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  • Updated 12.31.2020
  • Released 07.12.2001
  • Expires For CME 12.31.2023

Positional vertigo

Introduction

Overview

Positional vertigo is triggered by and occurs after a change of head position in space relative to gravity. The most common cause is benign paroxysmal positional vertigo, which can be cured highly effectively with positioning maneuvers. The differentiation from central positional vertigo is discussed by the authors. This article includes a rare differential diagnosis to positional vertigo: light cupula. Patients with this condition present with persistent geotropic positional nystagmus in both lateral head positions. Alcohol consumption and vestibulocerebellar lesions need to be ruled out. This type of nystagmus can be best explained by changes of the density of the cupula that render this organ sensitive to head changes with respect to gravity.

Key points

• Positional vertigo is triggered by and occurs after a change of head position in space relative to gravity.

• The most common cause of positional vertigo is due to canalolithiasis of the labyrinth.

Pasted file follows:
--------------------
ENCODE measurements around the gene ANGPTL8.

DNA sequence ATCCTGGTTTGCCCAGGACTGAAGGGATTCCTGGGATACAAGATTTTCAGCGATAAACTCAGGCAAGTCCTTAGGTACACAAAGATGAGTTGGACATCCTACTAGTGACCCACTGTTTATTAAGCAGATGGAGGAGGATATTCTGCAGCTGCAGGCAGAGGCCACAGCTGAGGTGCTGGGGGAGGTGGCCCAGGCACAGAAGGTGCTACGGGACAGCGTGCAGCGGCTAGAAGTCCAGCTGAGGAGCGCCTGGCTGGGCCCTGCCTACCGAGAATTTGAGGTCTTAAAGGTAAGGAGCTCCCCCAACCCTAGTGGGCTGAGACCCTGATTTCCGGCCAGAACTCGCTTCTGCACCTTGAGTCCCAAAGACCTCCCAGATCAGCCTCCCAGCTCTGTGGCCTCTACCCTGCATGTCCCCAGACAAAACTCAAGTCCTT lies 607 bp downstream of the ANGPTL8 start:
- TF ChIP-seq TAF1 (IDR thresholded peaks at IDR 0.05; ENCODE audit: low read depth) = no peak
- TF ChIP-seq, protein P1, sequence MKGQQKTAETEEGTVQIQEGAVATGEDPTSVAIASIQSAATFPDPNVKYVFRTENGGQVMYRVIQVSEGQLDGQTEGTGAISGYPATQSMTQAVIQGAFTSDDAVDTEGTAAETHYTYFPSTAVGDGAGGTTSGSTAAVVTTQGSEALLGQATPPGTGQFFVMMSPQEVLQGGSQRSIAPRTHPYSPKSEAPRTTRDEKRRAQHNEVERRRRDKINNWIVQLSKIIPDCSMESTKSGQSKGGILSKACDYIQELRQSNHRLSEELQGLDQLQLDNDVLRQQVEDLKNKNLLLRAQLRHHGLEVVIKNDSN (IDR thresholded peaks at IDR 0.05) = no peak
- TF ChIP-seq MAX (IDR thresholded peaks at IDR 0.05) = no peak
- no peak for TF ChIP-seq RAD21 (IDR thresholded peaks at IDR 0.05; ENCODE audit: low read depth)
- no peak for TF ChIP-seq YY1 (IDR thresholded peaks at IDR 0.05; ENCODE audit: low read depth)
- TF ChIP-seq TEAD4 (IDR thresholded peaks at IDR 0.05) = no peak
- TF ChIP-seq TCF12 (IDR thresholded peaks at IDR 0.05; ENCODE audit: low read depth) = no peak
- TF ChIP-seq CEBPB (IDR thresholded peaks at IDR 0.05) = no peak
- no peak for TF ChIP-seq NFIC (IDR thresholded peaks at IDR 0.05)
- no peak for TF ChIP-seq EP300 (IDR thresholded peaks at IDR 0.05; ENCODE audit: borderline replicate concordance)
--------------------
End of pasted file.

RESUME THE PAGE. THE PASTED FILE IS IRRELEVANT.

• Central positional vertigo should be suspected when features of nystagmus differ from those of benign paroxysmal positional vertigo, or when brainstem and cerebellar signs are present.

Historical note and terminology

By definition, positional vertigo is triggered by and occurs after a change of head position in space relative to gravity (07). Some authors distinguish between positional and positioning vertigo. The former term has been used for vertigo that continues as long as the head is kept in the provocative position, whereas the latter term is used for vertigo that subsides when the head remains in the critical position (08); however, this nomenclature has not been widely accepted, as it does not reliably allow to separate peripheral from central vestibular disorders.

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